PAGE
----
I think turner missed a presidential run by about 10 years, mostly because of our ageist culture. I would vote for him. Turner vs. Trump? Turner in a knockout.

John

April 23rd, 2011
1:29 pm

Need to focus on JOBS, JOBS, JOBS!!! Oh, and by the way, J-O-B-S!!!

There’s an epidemic of long-term unemployed people, mostly “baby boomers” or folks over 40 who are “displaced” and feeling like they are a bunch of “useless has-beens”, almost completely forgotten by the news media, multi-national corporations, and rich, greedy folks out there! I’m talking about jobless (thru not fault of their own), smart, responsible, respectable, productive, and wise people who have lived here in Atlanta, Georgia almost all their lives that have been working (until the recession) their tails off to make this country, state, and city the best in the world!

Many have been waiting in “quiet desperation” hoping this is going to end soon, but not the way they’d hoped. Automation and outsourcing is killing us. Many try ‘getting by’ eating crappy, fatty, cheap fast food, deteriorating their health, using inferior, low-quality products made outside of the U.S., and taking on part-time or low-paying jobs, but with the all-time-high gas and food prices, they’re mostly one step away from losing everything!

While Congress, the MNCs, and rich elite are focusing on new ways to screw the consumers, constantly distract the masses (from their immoral, unethical, and criminal activities), and slowly taking ALL OUR FREEDOMS and RIGHT AWAY FROM US!

Good, honest, hard-working, intelligent, American families are being destroyed!

I think Ted should concentrate on some kind of project helping these older, displaced, long-term unemployed “former bread winners” out before it’s too late!

Bigguy

April 23rd, 2011
2:41 pm

We also need to find a way to keep people alive for 1000 years, as well as invent a universal solvent and a perpetual motion machine.

Bigguy

April 23rd, 2011
2:44 pm

God Bless you Ted. Happy Easter!

joesnopy

April 23rd, 2011
3:06 pm

Ted is known around the world so The ATL problems are too small for his taste. Hey Georgia is now controlled by the give tax cuts to the rich so everything should be right in The ATL by now. I mean the good rich people should be hiring in Georgia.

Alabama Communist

April 23rd, 2011
5:40 pm

Now that Ted has corner the Bison Market, His goal is more than being Global but putting Bison into Space so that future humans will have something to do in the year 2045

mo money

April 23rd, 2011
9:43 pm

ted turner cares about 2 things: young women and making more money. I don’t have a problem with that.

tony t

April 23rd, 2011
10:03 pm

downtown Atlanta would be FINISHED without Ted Turner. does anybody remember when all the expert executives told him to move CNN to New York? what would Atlanta be like today without CNN? without his commitment to Atlanta? i shutter to imagine.

money talks

April 23rd, 2011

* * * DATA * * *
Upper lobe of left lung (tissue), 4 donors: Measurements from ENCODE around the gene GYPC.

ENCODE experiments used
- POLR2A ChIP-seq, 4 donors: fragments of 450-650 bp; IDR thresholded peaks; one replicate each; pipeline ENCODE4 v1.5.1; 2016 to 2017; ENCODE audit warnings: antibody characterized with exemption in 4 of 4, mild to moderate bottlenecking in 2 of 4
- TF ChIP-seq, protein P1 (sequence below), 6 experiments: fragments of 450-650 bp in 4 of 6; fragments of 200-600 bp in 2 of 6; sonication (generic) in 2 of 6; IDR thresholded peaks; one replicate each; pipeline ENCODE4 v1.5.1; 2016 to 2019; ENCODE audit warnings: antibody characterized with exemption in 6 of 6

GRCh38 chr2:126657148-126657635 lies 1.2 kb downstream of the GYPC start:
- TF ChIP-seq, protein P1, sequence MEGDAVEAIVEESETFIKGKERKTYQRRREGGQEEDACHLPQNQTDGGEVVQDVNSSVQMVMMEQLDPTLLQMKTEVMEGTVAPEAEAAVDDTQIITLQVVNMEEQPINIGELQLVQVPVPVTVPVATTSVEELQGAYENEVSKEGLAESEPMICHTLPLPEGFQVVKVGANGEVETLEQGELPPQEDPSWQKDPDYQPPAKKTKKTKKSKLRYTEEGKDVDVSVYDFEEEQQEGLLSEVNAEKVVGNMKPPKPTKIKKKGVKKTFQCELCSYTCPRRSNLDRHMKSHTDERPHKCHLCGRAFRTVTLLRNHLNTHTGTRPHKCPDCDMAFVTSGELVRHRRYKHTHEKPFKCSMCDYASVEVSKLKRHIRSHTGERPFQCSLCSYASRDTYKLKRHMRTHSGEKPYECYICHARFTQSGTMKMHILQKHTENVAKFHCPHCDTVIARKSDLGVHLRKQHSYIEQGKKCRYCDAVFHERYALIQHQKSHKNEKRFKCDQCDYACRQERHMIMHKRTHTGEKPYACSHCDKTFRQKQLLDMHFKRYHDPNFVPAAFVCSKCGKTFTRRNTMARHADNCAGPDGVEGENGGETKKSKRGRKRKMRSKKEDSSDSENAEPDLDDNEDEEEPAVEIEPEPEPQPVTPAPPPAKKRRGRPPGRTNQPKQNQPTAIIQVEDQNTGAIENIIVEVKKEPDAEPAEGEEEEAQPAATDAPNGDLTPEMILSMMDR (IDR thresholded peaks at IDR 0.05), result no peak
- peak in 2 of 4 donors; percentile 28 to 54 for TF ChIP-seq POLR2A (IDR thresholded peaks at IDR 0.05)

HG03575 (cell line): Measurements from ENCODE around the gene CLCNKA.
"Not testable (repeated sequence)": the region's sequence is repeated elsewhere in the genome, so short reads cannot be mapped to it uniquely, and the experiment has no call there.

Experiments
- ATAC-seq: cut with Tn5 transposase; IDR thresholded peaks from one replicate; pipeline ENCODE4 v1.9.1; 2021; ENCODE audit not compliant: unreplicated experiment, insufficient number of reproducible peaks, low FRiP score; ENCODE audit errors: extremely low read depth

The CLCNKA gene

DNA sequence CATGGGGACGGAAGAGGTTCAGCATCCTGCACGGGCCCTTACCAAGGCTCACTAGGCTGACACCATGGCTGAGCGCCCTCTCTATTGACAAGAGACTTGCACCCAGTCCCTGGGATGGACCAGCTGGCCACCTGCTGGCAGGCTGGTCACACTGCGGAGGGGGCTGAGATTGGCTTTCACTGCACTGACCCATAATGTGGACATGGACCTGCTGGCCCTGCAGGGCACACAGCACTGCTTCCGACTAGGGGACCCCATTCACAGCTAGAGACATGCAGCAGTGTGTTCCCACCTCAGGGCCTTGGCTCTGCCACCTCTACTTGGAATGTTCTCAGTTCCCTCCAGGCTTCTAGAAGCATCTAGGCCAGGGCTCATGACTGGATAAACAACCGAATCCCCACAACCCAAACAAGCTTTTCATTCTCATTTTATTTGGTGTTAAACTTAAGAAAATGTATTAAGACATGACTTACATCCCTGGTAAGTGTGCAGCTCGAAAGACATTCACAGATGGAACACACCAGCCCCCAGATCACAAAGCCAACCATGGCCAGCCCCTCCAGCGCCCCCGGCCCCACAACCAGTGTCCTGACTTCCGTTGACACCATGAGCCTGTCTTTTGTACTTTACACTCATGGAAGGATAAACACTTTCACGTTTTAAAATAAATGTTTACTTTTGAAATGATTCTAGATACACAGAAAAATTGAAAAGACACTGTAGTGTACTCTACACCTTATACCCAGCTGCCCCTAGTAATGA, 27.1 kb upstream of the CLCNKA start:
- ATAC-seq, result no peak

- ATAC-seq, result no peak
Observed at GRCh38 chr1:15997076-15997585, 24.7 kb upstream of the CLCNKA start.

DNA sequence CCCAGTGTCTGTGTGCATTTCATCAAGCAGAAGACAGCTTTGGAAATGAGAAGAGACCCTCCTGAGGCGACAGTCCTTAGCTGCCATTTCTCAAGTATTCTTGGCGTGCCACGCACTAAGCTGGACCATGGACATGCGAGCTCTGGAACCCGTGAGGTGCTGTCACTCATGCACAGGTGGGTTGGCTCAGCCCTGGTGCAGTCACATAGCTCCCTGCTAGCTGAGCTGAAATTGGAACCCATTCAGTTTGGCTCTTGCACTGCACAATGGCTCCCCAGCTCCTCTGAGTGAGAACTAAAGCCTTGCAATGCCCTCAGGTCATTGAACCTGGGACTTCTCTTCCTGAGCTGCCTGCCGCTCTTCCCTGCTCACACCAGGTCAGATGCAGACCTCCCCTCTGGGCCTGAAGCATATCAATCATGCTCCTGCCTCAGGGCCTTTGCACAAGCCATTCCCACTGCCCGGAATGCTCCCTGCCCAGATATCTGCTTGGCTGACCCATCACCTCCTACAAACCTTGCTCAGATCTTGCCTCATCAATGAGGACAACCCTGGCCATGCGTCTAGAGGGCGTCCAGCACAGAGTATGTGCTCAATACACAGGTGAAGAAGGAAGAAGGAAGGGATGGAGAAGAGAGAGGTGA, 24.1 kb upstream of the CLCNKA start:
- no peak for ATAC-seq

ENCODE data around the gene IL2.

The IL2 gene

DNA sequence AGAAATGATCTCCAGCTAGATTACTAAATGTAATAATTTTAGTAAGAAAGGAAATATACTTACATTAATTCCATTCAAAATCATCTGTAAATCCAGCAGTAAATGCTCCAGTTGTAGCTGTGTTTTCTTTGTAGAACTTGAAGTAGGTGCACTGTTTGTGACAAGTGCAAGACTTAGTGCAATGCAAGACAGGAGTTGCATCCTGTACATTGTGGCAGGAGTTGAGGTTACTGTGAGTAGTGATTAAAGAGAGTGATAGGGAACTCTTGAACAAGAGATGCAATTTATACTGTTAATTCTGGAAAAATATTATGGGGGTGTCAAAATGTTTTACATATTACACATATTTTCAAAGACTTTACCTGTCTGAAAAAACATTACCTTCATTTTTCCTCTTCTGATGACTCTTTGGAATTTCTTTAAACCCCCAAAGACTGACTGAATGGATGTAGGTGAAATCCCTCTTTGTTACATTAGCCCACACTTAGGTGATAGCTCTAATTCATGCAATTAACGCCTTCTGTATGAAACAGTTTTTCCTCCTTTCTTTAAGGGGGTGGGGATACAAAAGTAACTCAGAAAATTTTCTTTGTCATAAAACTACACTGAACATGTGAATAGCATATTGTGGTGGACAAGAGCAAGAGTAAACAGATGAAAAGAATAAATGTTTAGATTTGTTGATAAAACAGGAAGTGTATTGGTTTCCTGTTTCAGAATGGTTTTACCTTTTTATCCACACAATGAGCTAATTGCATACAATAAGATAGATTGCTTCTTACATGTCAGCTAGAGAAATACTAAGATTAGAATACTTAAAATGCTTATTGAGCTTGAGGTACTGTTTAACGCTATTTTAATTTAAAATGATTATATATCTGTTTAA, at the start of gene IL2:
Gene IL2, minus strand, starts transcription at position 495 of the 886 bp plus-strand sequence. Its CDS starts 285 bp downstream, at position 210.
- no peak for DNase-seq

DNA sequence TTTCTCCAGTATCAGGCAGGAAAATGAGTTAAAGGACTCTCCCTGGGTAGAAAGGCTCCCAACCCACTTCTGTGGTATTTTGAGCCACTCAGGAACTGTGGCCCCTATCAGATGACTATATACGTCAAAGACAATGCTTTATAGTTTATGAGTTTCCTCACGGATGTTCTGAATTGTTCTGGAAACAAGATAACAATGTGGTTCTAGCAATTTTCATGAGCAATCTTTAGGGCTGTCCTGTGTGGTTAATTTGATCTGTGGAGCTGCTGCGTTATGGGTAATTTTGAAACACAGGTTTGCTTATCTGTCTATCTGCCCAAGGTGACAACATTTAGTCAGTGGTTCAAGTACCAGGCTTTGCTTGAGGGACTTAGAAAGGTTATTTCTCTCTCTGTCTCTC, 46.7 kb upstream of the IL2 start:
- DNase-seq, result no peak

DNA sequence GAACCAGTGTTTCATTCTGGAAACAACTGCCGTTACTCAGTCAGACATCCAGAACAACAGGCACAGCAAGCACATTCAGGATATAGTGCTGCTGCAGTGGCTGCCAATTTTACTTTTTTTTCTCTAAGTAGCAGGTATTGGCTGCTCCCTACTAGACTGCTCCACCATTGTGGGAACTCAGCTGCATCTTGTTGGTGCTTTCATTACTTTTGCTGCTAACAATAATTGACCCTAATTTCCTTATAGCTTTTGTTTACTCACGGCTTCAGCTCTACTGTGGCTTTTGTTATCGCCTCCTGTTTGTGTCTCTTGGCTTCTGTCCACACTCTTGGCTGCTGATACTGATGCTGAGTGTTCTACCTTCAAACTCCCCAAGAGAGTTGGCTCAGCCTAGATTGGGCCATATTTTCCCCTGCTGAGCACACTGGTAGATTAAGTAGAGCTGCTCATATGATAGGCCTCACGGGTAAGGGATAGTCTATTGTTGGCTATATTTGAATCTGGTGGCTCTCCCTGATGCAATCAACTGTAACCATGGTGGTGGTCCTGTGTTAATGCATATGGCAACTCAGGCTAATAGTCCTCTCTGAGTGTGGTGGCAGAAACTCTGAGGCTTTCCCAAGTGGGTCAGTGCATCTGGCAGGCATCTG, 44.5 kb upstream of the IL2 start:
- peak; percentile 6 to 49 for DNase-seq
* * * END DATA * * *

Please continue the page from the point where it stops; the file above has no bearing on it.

11:40 pm

what was a bigger blunder for tuner: jane fonda or the merger with aol?

Shudow7071

April 24th, 2011
6:10 am

Well…..I guess it was better than yesterdays article! I’ll take mine medium rare…..

TnGelding

April 24th, 2011
9:25 am

Ted is wrong about fossil fuels Renewable clean energy is a pipe dream. The big oil companies have too much power and are not going to change. We must strive to make it as clean as possible and conserve, conserve, conserve. Natural gas is our best bet for the immediate future, and nuclear power has a large role to play intermediately and long term.

Give up nuclear waepons? We won’t even give up land minds.

Ted and his ilk need to rescue the federal government from its debt before giving their fortunes away. Isn’t he just basically giving the U.N. The interest off what his money is earning? Still quite commendable, however.

His mistake was not devoting himself to Ms. Fonda.

John

April 24th, 2011
12:31 pm

Don’t forget Ted Turner is one of BIGGEST PRIVATE LAND OWNERS in the U.S. (if not the whole world)!

Now what is he doing with all that valuable property that he owns (including huge bison herd)???

Maybe Ted Turner should hire as many long-term unemployed baby boomers as possible as cowboys (bison herders/ranchers) and let them live off the bison utilizing clean & ‘dirty’ (bison puckies & methane gas) energy!

TnGelding

April 24th, 2011
10:18 pm

Ted did a lot of good with his “baseball diplomacy” as well. And didn’t he promote some kind of worldwide sports competition?

Henry Unger

April 25th, 2011
5:35 am

Yes, TN Gelding. Turner created the Goodwill Games to foster better relations between the U.S. and Russia during the Cold War. It followed the U.S. boycott of the Olympics in 1980 and Russia’s boycott in 1984.

TnGelding

April 25th, 2011
12:42 pm

A great and unique American!

A.S.Mathew

April 25th, 2011
7:45 pm

Mr. Ted Turner is the mouth of the south, and he speaks openly
whatevere he feels to say. Open minded people are good hearted people,
and by the way he is spending his wealth for the wellbeing of humanity
around the world is highly commendable. God bless him.